Reviewed By

Christopher Armstead
The challenge for Dwayne Johnson and director Brent Ratner, I guess, would be if they could turn out a better Hercules film than the one that Kellen Lutz and director Renny Harlin turned in earlier this year.  If this was a blind bet taken before either movie came out, I would've put my money on Renny Harlin… I mean the guy did make Deep Blue Sea and Cliff Hanger, albeit that was a virtual lifetime ago.  Unfortunately, if I took that bet I'd be out a few bucks because Harlin's 'The Legend of Hercules' was awful.  So there wasn't much of challenge to be better than that movie.  But standing on it's own… this version of Hercules was pretty okay.

The warm, comforting tones of Ian McShane as the sage Amphiaraus will narrate for us on the myth of Hercules, a man allegedly born of a union between the god Zeus and some really hot woman.  Seriously, I don't know who that woman was they got to do that one scene playing Hercules mom, but she was distracting.  Here's the thing about the myth of Hercules though, in this particular time, it's just myth.

Sure, in the current time that this movie is set in, young Iolaus (Reese Ritchie) is telling some miscreants the tales of how Hercules single handedly took down the Erymanthian Boar or the Nemean Lion, and yes, it does look like when Hercules (Dwayne Johnson) shows up on the scene he wipes out most of these miscreants with a single blow from his mighty spiked stick… but unseen are The Crew of Hercules who are helping sell this myth, because once you get into the enemies head, the battle is half won.

The Hercules that we know, while plenty strong, is little more than a mercenary, doing jobs for the highest bidder while attempting to suppress some great pain that he hides inside.  Even his trusted crew doesn't exactly know the truth of the Pain of Hercules, which kind of doesn't make sense since his most trusted friend, Autolycus the Handsome (Rufus Sewell) tells the story of how he and Hercules were raised together as boys, so if anybody should know, you would think he does… but this version of Hercules really doesn't encourage much critical thought so put all that to the side.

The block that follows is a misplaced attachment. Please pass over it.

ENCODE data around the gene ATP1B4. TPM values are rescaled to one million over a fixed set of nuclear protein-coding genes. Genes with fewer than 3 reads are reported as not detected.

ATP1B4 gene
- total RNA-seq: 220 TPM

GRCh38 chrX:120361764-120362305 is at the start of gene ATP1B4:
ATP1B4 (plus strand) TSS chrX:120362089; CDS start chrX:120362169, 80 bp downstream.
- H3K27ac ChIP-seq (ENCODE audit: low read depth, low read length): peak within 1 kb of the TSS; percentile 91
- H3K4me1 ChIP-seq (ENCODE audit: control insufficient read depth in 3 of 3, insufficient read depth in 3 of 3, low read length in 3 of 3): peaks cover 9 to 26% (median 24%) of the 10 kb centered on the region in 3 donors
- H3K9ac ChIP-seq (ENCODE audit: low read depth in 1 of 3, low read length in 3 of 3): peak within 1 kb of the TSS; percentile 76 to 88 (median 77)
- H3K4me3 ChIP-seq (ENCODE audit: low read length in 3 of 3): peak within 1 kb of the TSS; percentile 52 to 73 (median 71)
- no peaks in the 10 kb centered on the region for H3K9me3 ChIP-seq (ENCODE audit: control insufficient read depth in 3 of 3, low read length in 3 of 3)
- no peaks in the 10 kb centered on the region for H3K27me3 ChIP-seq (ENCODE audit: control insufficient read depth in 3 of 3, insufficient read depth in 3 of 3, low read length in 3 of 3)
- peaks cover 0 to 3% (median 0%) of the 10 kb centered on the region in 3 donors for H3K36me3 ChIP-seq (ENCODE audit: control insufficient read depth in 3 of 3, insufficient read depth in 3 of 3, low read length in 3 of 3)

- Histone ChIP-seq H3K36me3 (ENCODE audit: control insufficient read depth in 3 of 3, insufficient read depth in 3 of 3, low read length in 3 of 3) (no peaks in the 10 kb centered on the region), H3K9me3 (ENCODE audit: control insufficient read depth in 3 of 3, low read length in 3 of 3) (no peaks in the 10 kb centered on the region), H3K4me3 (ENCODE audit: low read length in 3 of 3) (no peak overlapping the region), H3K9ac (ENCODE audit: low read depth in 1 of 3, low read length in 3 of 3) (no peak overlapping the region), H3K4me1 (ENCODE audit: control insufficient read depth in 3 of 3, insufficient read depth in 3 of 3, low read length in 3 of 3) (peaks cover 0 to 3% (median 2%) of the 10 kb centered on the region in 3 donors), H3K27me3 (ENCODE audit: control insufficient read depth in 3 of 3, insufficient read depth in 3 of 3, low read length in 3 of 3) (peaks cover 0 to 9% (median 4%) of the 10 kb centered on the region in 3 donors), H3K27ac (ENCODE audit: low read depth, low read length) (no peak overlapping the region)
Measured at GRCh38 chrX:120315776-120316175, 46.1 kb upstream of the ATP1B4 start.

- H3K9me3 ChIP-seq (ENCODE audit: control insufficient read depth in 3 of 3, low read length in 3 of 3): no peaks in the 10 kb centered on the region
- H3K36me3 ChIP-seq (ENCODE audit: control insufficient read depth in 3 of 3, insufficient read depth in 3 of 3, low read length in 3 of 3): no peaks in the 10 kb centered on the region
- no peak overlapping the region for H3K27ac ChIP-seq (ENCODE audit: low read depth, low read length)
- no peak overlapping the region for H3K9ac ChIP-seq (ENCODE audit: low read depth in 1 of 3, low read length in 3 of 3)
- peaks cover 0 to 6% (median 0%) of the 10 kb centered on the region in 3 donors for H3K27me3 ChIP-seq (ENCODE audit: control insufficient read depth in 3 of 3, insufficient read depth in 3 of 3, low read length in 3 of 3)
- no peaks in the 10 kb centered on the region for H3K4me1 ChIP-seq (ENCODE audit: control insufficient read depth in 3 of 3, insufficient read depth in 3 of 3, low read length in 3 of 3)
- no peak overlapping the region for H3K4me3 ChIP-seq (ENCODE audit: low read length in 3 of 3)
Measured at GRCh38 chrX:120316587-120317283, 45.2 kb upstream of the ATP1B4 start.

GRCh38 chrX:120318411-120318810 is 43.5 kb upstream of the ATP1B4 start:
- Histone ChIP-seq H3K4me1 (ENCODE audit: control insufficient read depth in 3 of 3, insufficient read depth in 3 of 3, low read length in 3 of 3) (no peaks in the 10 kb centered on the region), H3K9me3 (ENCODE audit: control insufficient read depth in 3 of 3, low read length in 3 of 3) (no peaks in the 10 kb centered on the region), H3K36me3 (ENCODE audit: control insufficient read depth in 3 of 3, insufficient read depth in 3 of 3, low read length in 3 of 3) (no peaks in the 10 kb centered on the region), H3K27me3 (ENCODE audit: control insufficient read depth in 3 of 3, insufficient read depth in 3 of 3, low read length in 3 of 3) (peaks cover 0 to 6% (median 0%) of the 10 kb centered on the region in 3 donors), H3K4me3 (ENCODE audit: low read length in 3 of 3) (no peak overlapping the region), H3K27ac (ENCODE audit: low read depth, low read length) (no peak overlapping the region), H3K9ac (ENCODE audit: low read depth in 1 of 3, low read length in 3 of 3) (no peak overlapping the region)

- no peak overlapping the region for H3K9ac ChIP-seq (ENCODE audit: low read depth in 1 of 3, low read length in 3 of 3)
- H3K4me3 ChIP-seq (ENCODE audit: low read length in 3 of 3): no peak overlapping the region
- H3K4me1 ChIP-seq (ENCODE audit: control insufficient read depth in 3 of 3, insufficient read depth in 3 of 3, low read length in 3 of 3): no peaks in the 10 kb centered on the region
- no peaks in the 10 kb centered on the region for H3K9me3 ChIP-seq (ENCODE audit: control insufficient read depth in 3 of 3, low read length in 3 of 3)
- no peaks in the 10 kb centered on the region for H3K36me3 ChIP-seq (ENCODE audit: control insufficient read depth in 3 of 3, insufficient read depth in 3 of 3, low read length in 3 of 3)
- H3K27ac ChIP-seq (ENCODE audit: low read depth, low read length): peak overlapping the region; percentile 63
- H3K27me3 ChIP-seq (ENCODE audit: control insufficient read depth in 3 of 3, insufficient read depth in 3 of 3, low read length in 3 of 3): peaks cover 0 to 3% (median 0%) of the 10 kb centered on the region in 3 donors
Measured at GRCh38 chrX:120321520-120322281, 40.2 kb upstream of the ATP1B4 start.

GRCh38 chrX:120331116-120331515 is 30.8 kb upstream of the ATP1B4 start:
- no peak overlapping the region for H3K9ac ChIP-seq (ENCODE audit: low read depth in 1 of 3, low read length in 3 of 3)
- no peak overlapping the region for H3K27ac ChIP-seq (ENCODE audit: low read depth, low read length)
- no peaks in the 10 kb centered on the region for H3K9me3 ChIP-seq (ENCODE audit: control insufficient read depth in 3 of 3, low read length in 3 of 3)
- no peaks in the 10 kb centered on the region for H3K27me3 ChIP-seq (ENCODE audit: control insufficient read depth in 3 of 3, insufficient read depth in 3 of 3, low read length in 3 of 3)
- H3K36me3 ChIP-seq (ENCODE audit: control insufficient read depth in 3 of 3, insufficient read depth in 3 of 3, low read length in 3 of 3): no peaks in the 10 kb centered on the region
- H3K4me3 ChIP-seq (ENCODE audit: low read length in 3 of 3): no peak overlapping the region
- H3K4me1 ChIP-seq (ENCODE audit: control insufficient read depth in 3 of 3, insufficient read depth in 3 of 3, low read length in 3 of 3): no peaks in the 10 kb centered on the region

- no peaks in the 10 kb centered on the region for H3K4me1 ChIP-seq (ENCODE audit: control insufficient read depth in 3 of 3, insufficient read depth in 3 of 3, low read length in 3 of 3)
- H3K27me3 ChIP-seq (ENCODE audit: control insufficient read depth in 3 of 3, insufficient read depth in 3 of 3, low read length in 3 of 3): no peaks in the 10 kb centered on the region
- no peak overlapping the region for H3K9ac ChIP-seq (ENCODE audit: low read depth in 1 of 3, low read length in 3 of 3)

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On this particular day, Hercules has been swayed by the beautiful Ergenia (Rebecca Ferguson) to work for her father Lord Cotys (John Hurt) to eradicate Rhesus, the scourge of Thrace.  For the price of his weight in gold, and that's a lotta gold to be sure, Hercules will train these scattershot men of Lord Cotys to do battle Rhesus and his warriors of legend, which is thought to even contain minotaurs.  But that's not possible, because none of these myths are real, right?

Hercules and his crew will train these men, and they will train them well… but alas… all is not what it seems.   When is it ever?  Our hero will have to dig deep into the recesses of his mind to slay his final labor, to discover the demigod inside of him… or not because who knows… to make things right.

Somewhat based on the comic book by the late Steven Moore, which is a bit of messy situation since Mr. Moore was not too happy with this movie or the fact that he received no remuneration from this film… but that's another story… 'Hercules' 2014, more likely due to my rapid aging process, illustrates what I like and what I don't care for as much in these modern action films.  For instance, for the first half of this film I was completely engrossed in the narrative as it was something of a character study with action slotted to keep things interesting for those who need that kind of thing to keep them awake.  By turning Hercules into a regular dude… a freakishly strong regular dude… freakish… it makes him semi-relatable.  Only semi because he's still almost invincible, but he does still suffer from the same issues that most of us non-demigods have to deal with on a daily basis.  It also helps to have some high quality actors in support of this quasi character study such as John Hurt, Rufus Sewell, Ian McShane, Joseph Fiennes in a bit of a wasted role as a slimy king and of course Dwayne Johnson as the lead.  Mr. Johnson should be quite pleased with his place in the business today for while there are a number of people who could pull of this role physically, and a number of people who could pull of the role emotionally, the number of actors who can do both is pretty slim.  He happens to be one of them.  Heck if I know another one at the moment.  Regardless, the first part of the film spending time with the characters, setting up the story, dealing with Hercules and his various issues and his relationship with the crew was satisfying for me.

The second half, more so the last act when it became a typical action picture, this I found less satisfying.  The all out action was decent I guess, but it was still somewhat repetitive, predictable, ridiculous and a little stupid.  Up until that point, with a few exceptions here and there, 'Hercules' had done a pretty good job of not being too terribly stupid, even clever in some parts, but all that goes away by the time we get to the action filled finale.

Regardless, I thought Lou Ferrigno closed the book on Hercules back in 1983, still easily near the very top of one of the wackiest movies ever made.  This version, was even better than that, and believe me when I tell you, that's no simple feat.
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